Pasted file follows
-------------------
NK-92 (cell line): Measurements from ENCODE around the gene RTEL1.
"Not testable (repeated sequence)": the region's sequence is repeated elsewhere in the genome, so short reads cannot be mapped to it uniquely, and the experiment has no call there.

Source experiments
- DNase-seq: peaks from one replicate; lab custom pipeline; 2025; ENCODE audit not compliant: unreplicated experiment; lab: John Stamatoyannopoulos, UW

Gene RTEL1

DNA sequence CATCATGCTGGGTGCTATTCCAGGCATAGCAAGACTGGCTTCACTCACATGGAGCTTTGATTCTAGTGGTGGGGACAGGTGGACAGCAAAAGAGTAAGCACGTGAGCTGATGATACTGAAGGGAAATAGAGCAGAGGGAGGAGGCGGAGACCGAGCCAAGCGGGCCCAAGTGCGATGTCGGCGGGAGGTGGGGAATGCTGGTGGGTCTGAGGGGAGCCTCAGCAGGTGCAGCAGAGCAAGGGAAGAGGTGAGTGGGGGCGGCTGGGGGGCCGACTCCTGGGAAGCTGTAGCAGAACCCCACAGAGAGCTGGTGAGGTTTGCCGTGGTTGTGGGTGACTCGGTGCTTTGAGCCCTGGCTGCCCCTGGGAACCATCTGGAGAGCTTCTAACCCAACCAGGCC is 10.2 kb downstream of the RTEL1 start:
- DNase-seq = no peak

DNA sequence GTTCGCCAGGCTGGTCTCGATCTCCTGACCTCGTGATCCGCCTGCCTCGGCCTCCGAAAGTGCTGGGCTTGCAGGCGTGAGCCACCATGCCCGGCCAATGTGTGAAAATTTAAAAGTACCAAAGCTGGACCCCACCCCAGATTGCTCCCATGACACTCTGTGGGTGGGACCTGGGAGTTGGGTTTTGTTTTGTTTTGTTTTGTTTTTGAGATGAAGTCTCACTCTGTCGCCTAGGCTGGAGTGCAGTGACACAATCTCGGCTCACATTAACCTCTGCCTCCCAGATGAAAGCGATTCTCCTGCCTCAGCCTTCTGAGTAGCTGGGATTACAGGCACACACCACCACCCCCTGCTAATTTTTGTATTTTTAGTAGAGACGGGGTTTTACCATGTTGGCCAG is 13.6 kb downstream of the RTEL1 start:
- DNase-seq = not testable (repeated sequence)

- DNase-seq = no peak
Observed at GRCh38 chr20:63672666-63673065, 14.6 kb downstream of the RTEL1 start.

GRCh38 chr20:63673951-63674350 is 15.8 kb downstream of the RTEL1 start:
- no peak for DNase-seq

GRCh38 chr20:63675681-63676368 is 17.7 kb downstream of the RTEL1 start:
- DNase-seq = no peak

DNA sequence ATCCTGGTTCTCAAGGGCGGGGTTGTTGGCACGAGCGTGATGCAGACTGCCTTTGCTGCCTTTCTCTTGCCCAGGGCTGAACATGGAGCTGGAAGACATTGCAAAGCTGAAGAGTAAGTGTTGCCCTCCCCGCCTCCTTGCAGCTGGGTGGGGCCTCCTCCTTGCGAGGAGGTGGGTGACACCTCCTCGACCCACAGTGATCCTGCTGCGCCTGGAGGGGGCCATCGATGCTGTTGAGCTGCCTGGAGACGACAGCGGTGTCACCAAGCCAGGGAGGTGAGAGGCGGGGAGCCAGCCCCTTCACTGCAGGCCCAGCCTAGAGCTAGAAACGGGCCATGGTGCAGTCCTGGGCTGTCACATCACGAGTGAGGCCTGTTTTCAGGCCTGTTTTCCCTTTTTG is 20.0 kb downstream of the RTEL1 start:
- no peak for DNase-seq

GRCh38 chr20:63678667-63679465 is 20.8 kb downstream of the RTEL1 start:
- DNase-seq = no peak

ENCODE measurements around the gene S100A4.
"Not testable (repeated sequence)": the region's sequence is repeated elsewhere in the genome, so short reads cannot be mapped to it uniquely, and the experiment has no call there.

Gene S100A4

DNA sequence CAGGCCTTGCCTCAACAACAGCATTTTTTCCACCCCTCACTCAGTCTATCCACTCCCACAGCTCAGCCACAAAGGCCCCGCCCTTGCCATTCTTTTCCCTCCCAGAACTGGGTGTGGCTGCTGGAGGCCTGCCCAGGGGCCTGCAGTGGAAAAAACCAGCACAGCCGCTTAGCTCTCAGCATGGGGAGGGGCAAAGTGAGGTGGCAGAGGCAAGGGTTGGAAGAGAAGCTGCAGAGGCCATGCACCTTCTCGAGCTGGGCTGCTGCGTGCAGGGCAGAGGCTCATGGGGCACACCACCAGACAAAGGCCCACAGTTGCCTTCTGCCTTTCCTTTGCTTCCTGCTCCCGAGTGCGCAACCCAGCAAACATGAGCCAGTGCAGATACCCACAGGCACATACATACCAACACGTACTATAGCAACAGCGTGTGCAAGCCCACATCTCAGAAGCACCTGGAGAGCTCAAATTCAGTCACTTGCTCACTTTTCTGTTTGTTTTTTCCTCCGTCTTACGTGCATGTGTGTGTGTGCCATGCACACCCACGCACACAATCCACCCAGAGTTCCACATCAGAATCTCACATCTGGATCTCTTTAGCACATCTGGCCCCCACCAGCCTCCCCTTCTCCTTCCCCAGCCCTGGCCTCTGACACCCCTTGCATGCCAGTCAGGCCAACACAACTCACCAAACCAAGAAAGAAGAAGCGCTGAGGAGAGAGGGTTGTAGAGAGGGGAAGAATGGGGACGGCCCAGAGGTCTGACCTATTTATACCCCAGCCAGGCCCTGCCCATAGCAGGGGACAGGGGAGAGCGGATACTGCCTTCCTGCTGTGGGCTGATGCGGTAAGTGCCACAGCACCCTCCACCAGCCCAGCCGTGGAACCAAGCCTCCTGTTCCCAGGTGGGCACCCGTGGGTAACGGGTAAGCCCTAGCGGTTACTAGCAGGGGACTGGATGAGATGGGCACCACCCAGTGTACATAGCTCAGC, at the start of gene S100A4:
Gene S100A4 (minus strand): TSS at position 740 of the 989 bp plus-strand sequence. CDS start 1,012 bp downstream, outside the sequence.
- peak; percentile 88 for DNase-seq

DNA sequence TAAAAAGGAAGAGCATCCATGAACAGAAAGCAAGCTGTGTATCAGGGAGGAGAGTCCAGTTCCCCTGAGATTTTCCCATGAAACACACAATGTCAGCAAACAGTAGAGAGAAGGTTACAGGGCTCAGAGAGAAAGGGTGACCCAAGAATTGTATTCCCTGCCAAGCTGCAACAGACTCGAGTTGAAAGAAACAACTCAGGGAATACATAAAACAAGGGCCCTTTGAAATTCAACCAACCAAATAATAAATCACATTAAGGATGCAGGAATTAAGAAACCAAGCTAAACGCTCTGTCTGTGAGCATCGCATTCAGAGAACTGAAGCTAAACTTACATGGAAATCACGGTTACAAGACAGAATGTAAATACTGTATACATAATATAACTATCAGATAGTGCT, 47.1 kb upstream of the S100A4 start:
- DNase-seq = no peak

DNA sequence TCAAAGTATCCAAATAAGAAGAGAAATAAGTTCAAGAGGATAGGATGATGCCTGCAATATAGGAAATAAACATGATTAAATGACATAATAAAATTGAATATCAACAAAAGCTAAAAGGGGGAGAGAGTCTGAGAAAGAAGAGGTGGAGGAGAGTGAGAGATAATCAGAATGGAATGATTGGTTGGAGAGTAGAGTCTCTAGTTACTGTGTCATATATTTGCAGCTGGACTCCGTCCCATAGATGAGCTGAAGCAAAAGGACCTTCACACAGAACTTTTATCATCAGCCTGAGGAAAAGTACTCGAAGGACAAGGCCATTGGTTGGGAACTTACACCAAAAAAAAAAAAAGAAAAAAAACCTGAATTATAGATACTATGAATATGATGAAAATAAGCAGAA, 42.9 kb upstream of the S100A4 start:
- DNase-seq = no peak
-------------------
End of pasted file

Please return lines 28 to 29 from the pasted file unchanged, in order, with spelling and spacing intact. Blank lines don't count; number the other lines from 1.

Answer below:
DNA sequence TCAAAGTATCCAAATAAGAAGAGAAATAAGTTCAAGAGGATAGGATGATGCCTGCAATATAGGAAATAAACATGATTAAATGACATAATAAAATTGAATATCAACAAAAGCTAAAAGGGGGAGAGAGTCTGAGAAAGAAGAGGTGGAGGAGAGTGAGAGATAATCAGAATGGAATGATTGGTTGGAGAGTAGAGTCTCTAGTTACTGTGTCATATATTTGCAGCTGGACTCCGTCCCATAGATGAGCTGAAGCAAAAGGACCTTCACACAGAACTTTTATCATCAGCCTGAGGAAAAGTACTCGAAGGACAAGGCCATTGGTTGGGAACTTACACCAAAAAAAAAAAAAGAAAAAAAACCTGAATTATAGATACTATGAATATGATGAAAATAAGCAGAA, 42.9 kb upstream of the S100A4 start:
- DNase-seq = no peak